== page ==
For researchers, the work is intriguing because the progenitor cells come from the brain itself, and not from the part of the nervous system devoted to vision.

"This cell type isn't derived from the retina. It is derived from the brain," says Gamm. "But we're not asking it to become a retina. They survive in the environment of the eye and don't disrupt the local architecture . They seem to live in a symbiotic relation ship" with retinal cells.

Gamm and Lund emphasize that the new work is preliminary, and that much remains to be done before the cells can be tested in humans: "The first thing is to show that something works, which we have done," says Lund. "Now we need to find out why, but this is a good jumping off point. "


'"/>

Source:University of Wisconsin-Madison


Related biology news :

1. Adding Radiation Therapy To Chemotherapy Improves Survival In Patients With High-risk Breast Cancer
2. Columbia research lifts major hurdle to gene therapy for cancer
3. Combination therapy boosts effectiveness of telomere-directed cancer cell death
4. Gene therapy converts dead bone graft to new, living tissue
5. Study identifies predictors of HIV drug resistance in patients beginning triple therapy
6. New imaging method gives early indication if brain cancer therapy is effective, U-M study shows
7. Muscle-targeted gene therapy reverses rare muscular dystrophy in mice
8. New therapy for HIV/AIDS eliminates needles and excessive toxicity
9. New Treatment Rivals Chemotherapy For Lymphoma, Study Finds
10. Gene therapy for Parkinsons disease moves forward in animals
11. Pulsating ultrasound enhances gene therapy for tumors
Post Your Comments:
*Name:
*Comment:
*Email:


(Date:4/13/2016)... , April 13, 2016  IMPOWER physicians supporting Medicaid ... setting a new clinical standard in telehealth thanks to ... leveraging the higi platform, IMPOWER patients can routinely track ... and body mass index, and, when they opt in, ... convenient visit to a local retail location at no ...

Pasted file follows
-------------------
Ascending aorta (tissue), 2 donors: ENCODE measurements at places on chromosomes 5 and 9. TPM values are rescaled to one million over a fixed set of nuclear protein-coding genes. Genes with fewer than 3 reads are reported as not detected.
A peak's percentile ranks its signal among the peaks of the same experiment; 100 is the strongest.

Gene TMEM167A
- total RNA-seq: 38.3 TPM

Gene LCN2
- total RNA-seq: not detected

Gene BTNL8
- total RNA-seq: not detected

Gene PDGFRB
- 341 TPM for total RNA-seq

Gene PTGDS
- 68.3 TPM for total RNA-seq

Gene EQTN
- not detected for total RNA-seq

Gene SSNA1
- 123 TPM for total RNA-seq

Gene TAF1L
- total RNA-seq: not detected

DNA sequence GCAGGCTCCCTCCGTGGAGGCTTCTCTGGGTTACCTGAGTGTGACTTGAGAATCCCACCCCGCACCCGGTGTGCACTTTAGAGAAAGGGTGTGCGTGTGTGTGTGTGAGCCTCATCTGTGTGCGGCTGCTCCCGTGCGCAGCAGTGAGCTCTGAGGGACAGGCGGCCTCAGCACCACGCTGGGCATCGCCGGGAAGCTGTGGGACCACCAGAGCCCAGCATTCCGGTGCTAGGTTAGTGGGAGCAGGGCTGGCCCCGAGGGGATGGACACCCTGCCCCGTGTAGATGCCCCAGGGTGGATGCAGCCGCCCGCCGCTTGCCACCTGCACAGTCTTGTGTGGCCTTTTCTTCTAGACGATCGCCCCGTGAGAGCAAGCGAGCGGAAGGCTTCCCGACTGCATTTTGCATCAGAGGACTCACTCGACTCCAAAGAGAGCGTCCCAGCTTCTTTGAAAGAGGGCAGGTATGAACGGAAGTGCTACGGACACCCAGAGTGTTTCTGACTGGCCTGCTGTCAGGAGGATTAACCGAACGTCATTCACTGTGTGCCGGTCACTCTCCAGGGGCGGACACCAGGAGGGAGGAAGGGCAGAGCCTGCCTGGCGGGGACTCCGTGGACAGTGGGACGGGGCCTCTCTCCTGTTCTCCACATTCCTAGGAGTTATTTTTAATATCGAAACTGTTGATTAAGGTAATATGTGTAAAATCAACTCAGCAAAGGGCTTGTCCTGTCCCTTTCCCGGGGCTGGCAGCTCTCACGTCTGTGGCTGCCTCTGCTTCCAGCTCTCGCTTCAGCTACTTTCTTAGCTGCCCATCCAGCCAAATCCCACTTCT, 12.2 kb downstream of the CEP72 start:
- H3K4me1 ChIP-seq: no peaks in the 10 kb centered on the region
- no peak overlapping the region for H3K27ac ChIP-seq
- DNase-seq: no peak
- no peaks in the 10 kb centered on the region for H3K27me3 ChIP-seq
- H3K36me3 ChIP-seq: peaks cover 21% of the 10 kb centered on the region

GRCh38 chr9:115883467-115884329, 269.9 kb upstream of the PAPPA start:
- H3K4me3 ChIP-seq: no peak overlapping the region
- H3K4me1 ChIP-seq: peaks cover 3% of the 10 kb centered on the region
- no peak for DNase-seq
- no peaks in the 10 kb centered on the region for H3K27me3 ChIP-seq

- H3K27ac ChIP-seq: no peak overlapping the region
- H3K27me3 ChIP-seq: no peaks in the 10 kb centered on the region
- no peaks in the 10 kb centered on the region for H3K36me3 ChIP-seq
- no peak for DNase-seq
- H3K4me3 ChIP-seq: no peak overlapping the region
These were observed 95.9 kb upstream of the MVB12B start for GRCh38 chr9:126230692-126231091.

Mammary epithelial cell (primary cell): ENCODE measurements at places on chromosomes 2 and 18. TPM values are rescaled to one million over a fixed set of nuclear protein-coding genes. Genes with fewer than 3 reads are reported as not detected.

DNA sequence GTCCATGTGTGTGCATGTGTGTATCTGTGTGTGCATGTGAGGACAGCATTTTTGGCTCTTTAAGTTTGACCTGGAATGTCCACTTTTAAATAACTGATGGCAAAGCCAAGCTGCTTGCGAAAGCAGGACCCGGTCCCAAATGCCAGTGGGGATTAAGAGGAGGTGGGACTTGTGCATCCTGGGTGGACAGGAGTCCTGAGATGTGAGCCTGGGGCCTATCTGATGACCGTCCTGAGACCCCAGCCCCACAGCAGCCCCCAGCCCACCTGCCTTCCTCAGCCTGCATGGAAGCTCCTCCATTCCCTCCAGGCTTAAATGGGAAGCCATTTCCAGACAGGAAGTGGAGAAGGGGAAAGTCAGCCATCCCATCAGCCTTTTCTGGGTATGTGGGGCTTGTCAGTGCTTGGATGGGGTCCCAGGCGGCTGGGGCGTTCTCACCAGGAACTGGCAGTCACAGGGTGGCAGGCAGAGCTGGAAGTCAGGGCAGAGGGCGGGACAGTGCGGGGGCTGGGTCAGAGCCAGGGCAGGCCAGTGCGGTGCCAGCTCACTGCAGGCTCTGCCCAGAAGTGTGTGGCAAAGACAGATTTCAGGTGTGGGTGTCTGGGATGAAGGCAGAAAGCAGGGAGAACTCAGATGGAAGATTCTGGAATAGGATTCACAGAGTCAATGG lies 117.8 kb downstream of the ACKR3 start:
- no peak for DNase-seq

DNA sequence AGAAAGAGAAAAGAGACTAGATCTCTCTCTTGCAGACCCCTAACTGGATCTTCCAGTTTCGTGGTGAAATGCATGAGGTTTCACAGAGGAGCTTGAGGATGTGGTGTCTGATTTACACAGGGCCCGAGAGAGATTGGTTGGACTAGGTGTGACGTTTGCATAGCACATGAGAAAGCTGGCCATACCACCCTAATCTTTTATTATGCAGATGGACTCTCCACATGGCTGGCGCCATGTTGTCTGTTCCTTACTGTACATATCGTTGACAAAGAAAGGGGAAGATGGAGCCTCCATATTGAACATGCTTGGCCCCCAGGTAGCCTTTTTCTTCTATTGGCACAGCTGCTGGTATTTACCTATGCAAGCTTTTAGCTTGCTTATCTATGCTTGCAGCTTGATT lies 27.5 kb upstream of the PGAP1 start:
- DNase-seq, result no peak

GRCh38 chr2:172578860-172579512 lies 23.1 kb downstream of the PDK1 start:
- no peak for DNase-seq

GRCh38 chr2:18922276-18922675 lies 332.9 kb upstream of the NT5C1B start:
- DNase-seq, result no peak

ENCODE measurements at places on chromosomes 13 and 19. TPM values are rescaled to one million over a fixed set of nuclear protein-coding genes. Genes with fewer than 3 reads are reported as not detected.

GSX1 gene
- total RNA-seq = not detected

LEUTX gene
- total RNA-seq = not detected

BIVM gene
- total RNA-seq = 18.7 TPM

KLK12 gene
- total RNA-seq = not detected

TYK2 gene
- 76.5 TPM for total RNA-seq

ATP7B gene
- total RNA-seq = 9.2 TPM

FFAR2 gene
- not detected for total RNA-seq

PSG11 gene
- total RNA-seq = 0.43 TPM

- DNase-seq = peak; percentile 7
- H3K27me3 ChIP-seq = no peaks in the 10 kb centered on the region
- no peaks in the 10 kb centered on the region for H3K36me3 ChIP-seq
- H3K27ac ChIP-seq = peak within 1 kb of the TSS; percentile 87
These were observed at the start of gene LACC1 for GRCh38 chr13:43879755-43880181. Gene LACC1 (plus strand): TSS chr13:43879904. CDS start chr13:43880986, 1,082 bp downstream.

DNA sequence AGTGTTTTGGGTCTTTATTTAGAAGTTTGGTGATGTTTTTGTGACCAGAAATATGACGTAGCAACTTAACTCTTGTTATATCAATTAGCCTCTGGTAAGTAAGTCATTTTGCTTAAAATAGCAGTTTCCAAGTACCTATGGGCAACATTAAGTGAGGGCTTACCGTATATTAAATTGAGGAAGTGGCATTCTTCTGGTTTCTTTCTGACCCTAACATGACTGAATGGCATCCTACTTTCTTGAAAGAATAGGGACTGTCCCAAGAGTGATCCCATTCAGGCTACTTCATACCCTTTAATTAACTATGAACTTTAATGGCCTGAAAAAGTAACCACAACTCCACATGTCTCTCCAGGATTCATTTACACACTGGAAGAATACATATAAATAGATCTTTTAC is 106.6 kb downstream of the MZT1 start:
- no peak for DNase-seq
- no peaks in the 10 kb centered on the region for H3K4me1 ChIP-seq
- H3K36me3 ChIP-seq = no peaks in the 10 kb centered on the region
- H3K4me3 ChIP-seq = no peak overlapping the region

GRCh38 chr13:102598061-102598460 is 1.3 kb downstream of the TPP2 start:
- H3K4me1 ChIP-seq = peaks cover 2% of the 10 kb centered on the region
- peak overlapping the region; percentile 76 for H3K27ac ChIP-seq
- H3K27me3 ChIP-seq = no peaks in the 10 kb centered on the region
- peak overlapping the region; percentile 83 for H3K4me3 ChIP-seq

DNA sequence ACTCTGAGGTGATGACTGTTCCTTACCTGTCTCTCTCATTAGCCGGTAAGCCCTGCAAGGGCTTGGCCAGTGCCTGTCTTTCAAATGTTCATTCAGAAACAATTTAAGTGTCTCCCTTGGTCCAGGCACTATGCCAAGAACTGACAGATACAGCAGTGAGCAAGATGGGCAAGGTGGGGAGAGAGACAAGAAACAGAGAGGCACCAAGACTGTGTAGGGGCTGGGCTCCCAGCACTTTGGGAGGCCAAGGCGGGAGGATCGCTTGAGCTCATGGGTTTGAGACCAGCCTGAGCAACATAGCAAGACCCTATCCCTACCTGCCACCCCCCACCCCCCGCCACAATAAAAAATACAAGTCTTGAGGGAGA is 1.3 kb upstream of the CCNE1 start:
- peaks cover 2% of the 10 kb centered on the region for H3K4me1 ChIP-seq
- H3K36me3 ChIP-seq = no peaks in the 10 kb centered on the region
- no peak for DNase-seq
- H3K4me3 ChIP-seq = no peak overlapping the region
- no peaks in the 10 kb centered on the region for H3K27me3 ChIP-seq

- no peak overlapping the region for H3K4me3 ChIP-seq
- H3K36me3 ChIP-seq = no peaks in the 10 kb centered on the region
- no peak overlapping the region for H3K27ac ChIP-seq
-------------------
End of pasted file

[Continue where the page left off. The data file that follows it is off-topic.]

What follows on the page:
(Date:3/22/2016)... India , March 22, 2016 /PRNewswire/ ... market research report "Electronic Sensors Market for Consumer ... Proximity, & Others), Application (Communication & IT, ... Geography - Global Forecast to 2022", published ... industry is expected to reach USD 26.76 ...
(Date:3/15/2016)... 2016 --> --> ... Market Research "Digital Door Lock Systems Market - Global Industry ... the global digital door lock systems market in terms of ... is forecast to grow at a CAGR of 31.8% during ... medium enterprises (MSMEs) across the world and high industrial activity ...
Breaking Biology News(10 mins):
(Date:5/3/2016)... ... May 03, 2016 , ... In a list published by the Boston Business ... fastest-growing private companies; a small percentage of the state's 615,000+ small businesses. The list ... change in revenue from 2012 to 2015. , As this award comes ...
(Date:5/3/2016)... New York, NY (PRWEB) , ... May 03, ... ... and NeuroTech NYC , the sensor and data driven conferences, will take ... include:, UnitedHealth's Vidya Raman-Tangella on incorporating technology -- ...
(Date:5/3/2016)... Angeles, Calif (PRWEB) , ... May 03, 2016 ... ... of industry leading fertility clinics and IVF laboratories. A contingency of reproductive endocrinologists, ... to treat men and women experiencing infertility and to help them build families. ...
(Date:5/2/2016)... ... May 02, 2016 , ... ... on the pre-launch success of their revolutionary, veterinarian-designed product for indoor cats. The ... trap, and play with their food the way nature intended. NoBowls make cats ...
Breaking Biology Technology: